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Government in a spin over HomeBuy scheme

This week has seen the Government make even more promises over affordable housing with the publication of its green paper on housing. It announced the expansion of its Open Market HomeBuy scheme with the launch of a new 17.5 per cent equity loan product after admitting its existing scheme was not flexible enough for first-time buyers.

But after a few calls by Money Marketing to the Department for Communities and Local Government press office it became clear that the new product is unlikely to set the shared equity world alight.

A DCLG spokesman admitted the Government would not be putting any additional money towards the scheme, stating that funds for the new product would come from the existing £500m Low Cost Home Ownership budget.

To add even further bad news, despite saying its new equity loan product will help 25,000 people become homeowners each year – an increase of 5,000 from its previous target of the existing HomeBuy scheme, the spokesman says the product still remains only open to the same categories of people as the original scheme. This consists of public sector key workers, social tenants plus other priority first-time buyers.

The existing scheme has faced stiff criticism from those in the mortgage industry since its inception last October particularly over the limited nature of the scheme. Savills Private Finance managing director Mark Harris previously told MM that the Government’s housing schemes are half-baked and should be open to far more people.

Harris said: “I think that affordability has become an issue and the products and schemes the Government is backing need to be refined. It has got to stop saying how many hundreds of millions of pounds it is going to commit. It needs to get on with it and listen to people in the market who know what is needed.”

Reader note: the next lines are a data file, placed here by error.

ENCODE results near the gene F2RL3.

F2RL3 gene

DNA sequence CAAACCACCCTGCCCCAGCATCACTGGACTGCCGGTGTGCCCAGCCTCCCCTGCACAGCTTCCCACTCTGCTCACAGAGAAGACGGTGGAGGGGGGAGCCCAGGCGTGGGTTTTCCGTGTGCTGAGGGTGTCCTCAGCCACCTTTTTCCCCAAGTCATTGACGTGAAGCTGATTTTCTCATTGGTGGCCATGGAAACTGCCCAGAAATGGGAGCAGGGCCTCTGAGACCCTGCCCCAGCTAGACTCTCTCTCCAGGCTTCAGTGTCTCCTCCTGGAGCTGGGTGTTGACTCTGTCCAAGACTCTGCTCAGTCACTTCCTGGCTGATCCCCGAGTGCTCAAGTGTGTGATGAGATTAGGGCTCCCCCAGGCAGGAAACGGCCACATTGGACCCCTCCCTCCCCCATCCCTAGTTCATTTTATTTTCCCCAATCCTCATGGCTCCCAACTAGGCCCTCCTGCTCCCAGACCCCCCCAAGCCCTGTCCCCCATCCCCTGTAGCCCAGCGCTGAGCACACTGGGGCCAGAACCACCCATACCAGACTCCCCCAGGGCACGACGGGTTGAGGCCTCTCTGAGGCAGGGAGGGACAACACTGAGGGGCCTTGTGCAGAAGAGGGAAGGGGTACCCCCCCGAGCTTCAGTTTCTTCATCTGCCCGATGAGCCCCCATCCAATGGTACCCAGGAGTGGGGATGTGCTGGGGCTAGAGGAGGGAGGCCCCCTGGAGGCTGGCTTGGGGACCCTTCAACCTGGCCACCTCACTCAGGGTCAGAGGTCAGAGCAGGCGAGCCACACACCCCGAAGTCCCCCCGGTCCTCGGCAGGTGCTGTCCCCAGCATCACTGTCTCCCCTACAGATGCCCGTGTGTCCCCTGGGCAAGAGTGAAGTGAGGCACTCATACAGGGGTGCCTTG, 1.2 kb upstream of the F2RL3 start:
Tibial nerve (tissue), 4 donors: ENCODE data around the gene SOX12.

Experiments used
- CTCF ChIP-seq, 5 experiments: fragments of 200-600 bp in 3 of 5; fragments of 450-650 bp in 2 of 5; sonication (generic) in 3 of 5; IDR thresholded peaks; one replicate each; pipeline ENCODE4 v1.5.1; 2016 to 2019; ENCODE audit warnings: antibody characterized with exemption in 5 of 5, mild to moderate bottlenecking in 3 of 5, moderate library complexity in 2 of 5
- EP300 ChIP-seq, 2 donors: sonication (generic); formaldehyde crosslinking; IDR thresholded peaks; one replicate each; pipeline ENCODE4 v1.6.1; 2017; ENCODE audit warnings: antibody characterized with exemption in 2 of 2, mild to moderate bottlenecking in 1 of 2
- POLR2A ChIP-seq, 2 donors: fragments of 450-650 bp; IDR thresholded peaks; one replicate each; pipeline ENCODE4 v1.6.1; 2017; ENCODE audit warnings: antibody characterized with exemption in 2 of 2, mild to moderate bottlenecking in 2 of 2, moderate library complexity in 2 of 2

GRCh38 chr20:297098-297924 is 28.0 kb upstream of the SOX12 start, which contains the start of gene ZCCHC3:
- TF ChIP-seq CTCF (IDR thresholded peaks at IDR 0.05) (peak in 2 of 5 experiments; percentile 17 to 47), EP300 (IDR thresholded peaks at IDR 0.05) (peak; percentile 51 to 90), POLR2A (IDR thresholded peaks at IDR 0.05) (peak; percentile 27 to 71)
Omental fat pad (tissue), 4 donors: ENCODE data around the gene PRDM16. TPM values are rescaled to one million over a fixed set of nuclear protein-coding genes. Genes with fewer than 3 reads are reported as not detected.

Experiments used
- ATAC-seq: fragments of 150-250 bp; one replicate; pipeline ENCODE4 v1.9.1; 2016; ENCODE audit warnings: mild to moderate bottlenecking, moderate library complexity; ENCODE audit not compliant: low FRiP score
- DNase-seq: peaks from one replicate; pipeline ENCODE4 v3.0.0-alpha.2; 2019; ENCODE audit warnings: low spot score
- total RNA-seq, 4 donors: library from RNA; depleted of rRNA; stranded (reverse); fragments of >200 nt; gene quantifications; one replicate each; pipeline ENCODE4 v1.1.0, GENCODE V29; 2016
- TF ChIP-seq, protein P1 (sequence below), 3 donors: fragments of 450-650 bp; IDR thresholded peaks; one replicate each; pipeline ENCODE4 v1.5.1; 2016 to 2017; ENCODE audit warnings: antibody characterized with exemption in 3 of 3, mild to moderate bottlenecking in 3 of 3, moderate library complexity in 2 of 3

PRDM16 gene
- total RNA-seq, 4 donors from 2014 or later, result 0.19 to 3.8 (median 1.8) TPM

In addition, GMAC-RFC executive chairman Stephen Knight has previously claimed that the HomeBuy scheme could be opened up to a potential 400,000 first-time buyers if the Government were to be more flexible. “If the project could be freed up from the current rules as to who qualifies, and what lenders can offer, we could achieve real market impact with shared equity.”

But whilst the new product will widen the scheme slightly by allowing purchasers to use the Government’s 17.5 per cent equity loan in conjunction with a mortgage from any lender – rather than as before with just the four lenders on the existing scheme – it clearly does not open it wide enough.

As John Charcol senior technical manager Ray Boulger points out, if the Government does not put additional money into the funding pot then it will actually reduce the amount of people they can help on their existing 25/75 shared equity scheme.

With Gordon Brown’s claim that housing and first-time buyers will be at the heart of his Government, he will need cast aside his penchant for announcing dramatic headline figures with little substance behind the numbers and actually get to the root of the problem.

If the Government persists in limiting its shared-equity schemes to what it considers key public sector workers, it could face a revolt from the increasing number of first-time buyers disgruntled over not getting any help from the Government on getting onto the property ladder.

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